Guided Tissue Regeneration (GTR)/Bone Regeneration

Much like a turtleneck tightly encircling your neck, your bone and gum tissue should fit snugly around your teeth. When you have periodontal disease, supporting tissue and bone around the teeth are destroyed and pockets develop. Over time these pockets become deeper and create more room for bacterial plaque to form and invade under the gum. This results in further bone and tissue loss around the teeth and can eventually lead to tooth loss. Deep periodontal pockets cannot be adequately cleaned with daily home care.

Regenerative procedures are recommended when the bone supporting your teeth has been destroyed. These procedures can reverse some of the damage by regenerating lost bone and tissue.

Traditionally, surgical treatment of gum disease included eliminating gum pockets by trimming away the infected gum tissue and re-contouring the uneven bone tissue. Although this is still an effective surgical method of treating gum disease, new and more sophisticated procedures are now routinely utilized. In some situations bone can be made to re-grow as opposed to removing bone, but this optimal treatment can only be applied in limited situations. The key to predictability is careful case selection.

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Guided Tissue Regeneration (GTR) “regenerates” the previously lost gum and bone tissue. Many times, determining whether Guided Tissue Regeneration (GTR) is possible can only be done at the time of surgery. Fortunately, a newer technology available in dentistry, the cone beam CT scan, has greatly improved our ability to assess the shape, size and extent of bone loss. This allows us to predict the feasibility of GTR with greater accuracy.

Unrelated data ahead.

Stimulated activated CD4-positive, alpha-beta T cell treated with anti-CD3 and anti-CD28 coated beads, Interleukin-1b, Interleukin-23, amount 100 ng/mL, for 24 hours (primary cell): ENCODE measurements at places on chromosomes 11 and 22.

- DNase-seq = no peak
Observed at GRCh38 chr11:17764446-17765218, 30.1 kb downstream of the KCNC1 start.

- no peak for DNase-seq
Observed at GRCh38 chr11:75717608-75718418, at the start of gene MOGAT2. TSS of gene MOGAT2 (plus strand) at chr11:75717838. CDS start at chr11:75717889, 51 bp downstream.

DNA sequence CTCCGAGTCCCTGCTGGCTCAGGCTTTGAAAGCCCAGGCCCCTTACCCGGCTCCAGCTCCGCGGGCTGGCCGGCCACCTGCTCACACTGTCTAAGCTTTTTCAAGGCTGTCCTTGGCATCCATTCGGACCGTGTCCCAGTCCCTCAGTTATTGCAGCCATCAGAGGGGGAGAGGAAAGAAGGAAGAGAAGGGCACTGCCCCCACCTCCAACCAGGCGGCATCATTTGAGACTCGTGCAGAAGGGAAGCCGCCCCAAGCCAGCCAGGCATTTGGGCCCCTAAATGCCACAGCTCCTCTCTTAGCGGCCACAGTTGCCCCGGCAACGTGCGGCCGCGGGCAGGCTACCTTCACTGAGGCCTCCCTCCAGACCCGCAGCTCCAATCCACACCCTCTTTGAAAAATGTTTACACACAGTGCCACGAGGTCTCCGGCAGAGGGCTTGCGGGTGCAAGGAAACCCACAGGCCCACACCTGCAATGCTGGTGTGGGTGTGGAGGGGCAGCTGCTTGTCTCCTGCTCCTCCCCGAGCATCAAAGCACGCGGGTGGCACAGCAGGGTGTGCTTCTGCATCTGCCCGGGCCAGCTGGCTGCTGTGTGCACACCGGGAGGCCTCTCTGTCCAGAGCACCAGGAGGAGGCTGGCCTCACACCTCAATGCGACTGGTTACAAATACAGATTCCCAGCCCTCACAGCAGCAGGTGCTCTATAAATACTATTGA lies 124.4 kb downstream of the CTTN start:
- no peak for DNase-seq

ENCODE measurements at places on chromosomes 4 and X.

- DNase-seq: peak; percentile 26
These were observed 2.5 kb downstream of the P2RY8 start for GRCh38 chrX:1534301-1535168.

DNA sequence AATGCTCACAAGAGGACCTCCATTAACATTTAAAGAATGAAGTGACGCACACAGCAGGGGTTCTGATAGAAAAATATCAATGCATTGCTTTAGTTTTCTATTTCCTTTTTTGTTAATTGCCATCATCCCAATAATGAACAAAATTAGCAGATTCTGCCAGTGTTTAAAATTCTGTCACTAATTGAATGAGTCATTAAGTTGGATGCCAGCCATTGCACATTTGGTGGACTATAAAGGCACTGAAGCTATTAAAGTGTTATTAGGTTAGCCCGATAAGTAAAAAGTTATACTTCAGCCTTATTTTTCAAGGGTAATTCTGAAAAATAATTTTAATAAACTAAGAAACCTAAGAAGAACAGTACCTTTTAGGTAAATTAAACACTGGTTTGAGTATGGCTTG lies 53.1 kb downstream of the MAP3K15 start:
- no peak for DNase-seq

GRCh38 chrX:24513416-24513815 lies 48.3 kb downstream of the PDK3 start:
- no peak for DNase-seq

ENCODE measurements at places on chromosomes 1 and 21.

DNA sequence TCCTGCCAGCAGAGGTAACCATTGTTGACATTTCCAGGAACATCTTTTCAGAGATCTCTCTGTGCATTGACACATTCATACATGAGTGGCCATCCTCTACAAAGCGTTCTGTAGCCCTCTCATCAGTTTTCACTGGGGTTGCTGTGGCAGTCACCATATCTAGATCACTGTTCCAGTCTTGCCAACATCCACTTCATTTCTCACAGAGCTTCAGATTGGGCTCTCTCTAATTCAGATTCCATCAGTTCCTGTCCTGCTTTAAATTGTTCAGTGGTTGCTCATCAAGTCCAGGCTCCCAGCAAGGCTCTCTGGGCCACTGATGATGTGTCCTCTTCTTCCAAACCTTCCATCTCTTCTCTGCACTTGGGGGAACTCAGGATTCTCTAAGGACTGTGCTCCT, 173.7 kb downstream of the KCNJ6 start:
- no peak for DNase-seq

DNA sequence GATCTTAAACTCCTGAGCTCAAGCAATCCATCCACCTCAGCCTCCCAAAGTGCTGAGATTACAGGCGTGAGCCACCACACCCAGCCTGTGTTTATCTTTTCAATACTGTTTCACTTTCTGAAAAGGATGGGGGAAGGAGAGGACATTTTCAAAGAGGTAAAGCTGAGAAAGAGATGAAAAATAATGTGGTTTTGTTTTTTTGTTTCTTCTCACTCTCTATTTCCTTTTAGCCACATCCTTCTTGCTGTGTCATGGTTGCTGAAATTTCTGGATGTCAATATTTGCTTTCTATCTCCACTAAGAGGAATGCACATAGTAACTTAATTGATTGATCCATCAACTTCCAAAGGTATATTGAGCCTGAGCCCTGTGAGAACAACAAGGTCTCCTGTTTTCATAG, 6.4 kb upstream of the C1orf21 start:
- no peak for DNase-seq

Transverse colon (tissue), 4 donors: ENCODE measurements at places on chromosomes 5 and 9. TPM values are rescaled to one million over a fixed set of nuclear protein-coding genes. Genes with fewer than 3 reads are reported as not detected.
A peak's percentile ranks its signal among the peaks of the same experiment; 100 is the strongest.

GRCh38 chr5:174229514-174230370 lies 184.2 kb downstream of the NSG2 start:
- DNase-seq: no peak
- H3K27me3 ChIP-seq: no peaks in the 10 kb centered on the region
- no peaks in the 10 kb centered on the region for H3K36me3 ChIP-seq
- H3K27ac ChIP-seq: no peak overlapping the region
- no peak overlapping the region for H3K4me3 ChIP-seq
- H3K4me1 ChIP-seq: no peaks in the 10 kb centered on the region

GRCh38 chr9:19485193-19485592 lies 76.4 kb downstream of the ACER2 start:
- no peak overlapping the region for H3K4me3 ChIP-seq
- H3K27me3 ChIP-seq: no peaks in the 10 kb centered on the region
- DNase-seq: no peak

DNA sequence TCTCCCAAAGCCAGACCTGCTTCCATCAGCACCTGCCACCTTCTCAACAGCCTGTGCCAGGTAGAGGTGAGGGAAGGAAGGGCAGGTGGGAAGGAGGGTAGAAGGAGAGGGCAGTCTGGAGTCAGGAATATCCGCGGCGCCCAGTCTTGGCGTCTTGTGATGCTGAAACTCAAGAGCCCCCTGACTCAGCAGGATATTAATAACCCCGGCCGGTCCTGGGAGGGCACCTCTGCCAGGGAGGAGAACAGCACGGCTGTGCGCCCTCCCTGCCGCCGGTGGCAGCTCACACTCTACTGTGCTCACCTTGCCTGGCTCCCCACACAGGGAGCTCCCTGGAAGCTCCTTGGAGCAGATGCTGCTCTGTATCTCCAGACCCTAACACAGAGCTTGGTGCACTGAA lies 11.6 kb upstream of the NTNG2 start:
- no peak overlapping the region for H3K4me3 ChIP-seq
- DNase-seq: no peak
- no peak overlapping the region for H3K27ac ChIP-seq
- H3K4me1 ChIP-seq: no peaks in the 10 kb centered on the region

Guided Tissue Regeneration (GTR) can be used to stimulate growth of gum tissue and bone previously lost to disease or atrophy, therefore increasing support for teeth and implants. Most techniques utilize membranes that are inserted over the bone defects. The GTR procedure is often accomplished in combination with a bone graft. These bone grafts consist of small particles of your own bone, tissue bank bone or synthetic material that help stimulate bone growth or hold the space for your bone to regenerate into. In certain cases GTR involves the placement of a barrier over the lost bone area. The barrier effectively separates the soft tissue from the bone, thereby creating space for bone to grow. GTR products come in resorbable and non-resorbable materials. The non-resorbable materials require a second procedure for removal of the GTR barrier.


Guided Tissue Regeneration (GTR) can be used to encourage your body’s natural ability to regenerate bone and gum tissue. Eliminating existing bacteria and regenerating bone and gum tissue help to reduce pocket depth and repair damage caused by the progression of periodontal disease. With a combination of daily oral hygiene and professional maintenance care, you will increase your chances of keeping your natural teeth and improve your bodys overall health (such as minimizing complications of cardiovascular disease, diabetes, and low birth weight babies).